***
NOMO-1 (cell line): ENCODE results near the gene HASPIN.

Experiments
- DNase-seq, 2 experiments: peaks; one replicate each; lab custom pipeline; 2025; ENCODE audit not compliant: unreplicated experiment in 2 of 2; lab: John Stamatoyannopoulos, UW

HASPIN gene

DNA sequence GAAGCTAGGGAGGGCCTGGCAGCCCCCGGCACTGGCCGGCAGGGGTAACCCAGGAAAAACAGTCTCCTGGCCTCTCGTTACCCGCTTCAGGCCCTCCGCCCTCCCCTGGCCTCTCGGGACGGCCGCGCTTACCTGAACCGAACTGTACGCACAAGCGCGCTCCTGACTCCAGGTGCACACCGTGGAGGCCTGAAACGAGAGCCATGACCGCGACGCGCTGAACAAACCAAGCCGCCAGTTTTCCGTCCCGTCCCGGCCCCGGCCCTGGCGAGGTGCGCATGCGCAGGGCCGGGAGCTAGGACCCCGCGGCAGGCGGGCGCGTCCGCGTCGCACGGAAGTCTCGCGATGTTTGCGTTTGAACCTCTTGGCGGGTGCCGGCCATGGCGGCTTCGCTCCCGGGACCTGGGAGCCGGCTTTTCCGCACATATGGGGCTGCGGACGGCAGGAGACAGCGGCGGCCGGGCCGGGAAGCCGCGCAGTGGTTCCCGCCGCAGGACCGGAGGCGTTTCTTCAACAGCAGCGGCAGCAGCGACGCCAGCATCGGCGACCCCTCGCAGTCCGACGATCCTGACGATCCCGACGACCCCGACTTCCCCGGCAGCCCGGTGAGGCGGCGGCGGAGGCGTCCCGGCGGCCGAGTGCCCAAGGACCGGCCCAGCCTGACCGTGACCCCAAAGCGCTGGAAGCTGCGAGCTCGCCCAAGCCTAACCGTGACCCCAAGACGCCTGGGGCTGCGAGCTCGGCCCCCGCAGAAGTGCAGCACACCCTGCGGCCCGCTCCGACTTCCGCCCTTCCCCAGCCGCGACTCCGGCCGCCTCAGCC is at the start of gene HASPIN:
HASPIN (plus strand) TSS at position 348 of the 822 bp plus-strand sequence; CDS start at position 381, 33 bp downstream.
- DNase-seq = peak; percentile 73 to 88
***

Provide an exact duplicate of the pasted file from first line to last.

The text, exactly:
NOMO-1 (cell line): ENCODE results near the gene HASPIN.

Experiments
- DNase-seq, 2 experiments: peaks; one replicate each; lab custom pipeline; 2025; ENCODE audit not compliant: unreplicated experiment in 2 of 2; lab: John Stamatoyannopoulos, UW

HASPIN gene

DNA sequence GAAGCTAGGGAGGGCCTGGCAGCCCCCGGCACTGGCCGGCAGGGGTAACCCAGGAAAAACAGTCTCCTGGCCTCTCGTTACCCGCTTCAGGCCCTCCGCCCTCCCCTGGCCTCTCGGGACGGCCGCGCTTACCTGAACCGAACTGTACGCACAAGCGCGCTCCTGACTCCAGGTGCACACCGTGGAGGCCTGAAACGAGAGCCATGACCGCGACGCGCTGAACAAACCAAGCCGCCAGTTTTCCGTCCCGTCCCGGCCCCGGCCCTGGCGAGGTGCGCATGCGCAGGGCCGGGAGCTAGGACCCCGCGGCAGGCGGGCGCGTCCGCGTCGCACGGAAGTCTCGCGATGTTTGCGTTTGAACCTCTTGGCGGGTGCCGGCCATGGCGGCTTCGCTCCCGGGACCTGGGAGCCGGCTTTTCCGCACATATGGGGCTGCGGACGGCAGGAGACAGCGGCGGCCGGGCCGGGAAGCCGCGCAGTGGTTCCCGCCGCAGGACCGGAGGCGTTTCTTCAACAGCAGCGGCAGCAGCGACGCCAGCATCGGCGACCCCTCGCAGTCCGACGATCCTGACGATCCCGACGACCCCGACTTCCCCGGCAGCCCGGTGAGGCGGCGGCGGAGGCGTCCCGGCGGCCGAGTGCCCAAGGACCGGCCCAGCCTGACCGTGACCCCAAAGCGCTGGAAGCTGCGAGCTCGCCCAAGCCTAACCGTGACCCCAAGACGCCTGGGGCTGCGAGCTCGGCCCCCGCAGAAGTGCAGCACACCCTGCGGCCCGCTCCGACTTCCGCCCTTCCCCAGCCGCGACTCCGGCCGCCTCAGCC is at the start of gene HASPIN:
HASPIN (plus strand) TSS at position 348 of the 822 bp plus-strand sequence; CDS start at position 381, 33 bp downstream.
- DNase-seq = peak; percentile 73 to 88